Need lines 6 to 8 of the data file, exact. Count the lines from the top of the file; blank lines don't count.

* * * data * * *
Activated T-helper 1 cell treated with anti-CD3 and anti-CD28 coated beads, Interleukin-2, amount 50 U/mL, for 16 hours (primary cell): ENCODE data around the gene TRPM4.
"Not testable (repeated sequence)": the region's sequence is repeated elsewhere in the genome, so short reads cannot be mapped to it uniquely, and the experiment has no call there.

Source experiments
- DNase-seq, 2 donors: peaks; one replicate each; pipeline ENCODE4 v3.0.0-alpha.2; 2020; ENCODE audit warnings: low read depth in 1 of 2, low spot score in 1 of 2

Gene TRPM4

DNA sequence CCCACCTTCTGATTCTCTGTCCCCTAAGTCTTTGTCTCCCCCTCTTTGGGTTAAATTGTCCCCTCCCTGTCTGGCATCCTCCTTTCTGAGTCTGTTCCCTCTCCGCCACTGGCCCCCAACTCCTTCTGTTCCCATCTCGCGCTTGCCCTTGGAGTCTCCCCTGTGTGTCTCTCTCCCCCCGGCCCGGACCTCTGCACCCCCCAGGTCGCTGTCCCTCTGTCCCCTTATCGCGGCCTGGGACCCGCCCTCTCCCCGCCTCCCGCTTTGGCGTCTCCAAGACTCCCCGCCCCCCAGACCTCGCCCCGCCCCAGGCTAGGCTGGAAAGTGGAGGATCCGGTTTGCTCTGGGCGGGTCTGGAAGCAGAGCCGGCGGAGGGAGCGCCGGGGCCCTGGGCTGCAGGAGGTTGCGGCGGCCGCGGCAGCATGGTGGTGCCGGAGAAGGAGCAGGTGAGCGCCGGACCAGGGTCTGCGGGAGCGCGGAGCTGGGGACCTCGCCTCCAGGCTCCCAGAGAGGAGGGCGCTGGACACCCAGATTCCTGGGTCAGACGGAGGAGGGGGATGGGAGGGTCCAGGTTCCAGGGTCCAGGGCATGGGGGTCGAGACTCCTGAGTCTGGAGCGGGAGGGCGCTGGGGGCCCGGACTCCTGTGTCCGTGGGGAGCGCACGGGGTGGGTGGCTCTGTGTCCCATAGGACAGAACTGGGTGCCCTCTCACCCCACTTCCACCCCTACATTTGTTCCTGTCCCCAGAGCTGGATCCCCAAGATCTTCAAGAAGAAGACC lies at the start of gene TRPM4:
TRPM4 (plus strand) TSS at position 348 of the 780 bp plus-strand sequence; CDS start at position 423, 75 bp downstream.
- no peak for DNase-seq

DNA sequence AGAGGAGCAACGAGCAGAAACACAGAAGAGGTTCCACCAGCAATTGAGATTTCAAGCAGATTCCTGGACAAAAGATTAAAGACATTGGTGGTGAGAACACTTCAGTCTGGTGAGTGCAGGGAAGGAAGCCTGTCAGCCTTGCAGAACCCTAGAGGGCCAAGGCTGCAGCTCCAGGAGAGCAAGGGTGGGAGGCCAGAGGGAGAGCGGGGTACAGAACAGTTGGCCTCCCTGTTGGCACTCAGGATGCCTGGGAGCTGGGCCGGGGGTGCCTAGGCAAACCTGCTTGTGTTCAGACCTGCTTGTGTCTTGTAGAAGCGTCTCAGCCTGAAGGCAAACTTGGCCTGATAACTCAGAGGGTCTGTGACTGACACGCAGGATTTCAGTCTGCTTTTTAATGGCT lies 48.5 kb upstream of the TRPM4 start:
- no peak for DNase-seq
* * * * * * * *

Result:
DNA sequence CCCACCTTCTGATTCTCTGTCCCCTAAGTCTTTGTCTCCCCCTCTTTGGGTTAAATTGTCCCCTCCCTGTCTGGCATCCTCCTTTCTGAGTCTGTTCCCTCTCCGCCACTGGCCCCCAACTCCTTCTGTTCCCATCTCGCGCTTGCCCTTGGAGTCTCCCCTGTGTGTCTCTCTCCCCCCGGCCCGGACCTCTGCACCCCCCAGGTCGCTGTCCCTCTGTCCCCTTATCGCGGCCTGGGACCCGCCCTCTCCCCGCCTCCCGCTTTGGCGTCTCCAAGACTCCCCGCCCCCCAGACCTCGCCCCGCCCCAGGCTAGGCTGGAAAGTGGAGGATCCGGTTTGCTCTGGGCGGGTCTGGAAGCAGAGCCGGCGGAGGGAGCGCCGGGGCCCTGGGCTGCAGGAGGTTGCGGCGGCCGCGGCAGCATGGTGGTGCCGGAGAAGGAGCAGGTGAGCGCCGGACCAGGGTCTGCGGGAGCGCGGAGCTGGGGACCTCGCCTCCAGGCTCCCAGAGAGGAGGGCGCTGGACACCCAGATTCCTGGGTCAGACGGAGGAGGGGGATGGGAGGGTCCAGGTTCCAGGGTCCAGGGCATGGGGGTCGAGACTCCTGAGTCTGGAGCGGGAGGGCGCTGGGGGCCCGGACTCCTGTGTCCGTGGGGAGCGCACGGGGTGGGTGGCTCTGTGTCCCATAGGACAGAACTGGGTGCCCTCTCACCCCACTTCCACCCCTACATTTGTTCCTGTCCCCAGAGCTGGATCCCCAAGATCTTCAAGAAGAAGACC lies at the start of gene TRPM4:
TRPM4 (plus strand) TSS at position 348 of the 780 bp plus-strand sequence; CDS start at position 423, 75 bp downstream.
- no peak for DNase-seq